There are six tanks in the system; RA1, RA/SCT2, SCT 3-6.
Each of the six tanks measures 108 feet long by 49 feet wide by 12.8 feet deep and has an approximate volume of 500,000 gallons.
Reaeration Tanks RA1 and RA/SCT2 are designed as the reaeration tanks. Only one of these tanks will be in service as an RA tank at any given time. The Reaeration tank receives all of the RSS from the final clarifiers. The tank is equipped with fine bubble diffusers and an automatic air control valve. This tank is designed to provide retention time for reaeration of the solids from the seven final clarifiers. The Hydraulic Retention Time (HRT) for this tank will vary with flow from about 29 minutes at 25 MGD RSS flow to about 14 minutes at 50 MGD RSS flow. RA/SCT2 serves as a backup RA tank for use when RA1 is out of service or as a SCT.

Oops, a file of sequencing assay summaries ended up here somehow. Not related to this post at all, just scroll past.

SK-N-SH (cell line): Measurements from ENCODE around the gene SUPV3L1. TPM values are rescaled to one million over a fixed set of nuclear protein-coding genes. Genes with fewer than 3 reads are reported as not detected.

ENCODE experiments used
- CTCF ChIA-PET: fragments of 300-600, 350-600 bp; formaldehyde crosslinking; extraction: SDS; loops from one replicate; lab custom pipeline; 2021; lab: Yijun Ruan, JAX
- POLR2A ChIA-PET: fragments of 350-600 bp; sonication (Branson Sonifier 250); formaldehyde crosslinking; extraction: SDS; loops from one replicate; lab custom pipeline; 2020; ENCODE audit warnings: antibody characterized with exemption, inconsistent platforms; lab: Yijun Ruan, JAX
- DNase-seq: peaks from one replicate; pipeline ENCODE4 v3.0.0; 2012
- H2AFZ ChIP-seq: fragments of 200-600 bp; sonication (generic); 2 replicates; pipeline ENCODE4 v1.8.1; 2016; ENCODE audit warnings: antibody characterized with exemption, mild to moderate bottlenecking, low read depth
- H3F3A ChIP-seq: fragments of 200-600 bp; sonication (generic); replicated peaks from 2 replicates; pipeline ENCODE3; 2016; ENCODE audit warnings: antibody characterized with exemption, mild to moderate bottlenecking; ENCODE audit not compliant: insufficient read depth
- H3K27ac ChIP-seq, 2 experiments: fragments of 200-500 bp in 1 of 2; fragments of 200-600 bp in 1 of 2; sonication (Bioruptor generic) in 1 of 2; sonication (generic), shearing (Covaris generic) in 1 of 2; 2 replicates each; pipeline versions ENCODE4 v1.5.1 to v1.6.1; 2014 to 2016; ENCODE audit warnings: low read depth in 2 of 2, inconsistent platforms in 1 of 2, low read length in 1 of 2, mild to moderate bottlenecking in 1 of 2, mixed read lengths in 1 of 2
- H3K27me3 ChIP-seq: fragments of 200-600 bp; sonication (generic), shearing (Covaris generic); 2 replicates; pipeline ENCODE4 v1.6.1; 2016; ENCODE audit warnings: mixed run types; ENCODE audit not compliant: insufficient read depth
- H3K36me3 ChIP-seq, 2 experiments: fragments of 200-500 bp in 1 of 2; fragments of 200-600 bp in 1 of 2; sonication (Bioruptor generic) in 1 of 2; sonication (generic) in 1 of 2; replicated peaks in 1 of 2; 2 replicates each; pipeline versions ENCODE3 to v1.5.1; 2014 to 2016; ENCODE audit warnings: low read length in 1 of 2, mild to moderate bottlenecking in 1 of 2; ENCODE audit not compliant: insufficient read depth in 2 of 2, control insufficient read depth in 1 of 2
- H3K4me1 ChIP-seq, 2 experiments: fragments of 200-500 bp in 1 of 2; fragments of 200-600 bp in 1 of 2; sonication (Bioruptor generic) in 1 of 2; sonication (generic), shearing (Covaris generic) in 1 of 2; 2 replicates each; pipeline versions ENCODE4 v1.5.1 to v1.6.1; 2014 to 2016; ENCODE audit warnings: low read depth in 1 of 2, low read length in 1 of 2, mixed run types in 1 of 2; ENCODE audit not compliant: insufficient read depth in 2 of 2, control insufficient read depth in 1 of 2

The SCTs receive the reaerated RSS from the RA tank plus TFE and PE. These tanks are equipped with fine bubble diffusers and automatic air control valves. These tanks are designed to condition the solids to improve settling in the final clarifiers and to oxidize any cBOD5 remaining in the influent.
The HRT for the SCT tanks is designed to be about 29 minutes at the maximum design flow of 100 MGD (50 MGD TFE+PE + 50 MGD RSS) with four SCT on line. At lower flows fewer SCTs may be in service. To maintain the 29 minute HRT at 50 MGD (25 MGD TFE+PE + 25 MGD RSS) only two SCT are needed.
The Formation of Floc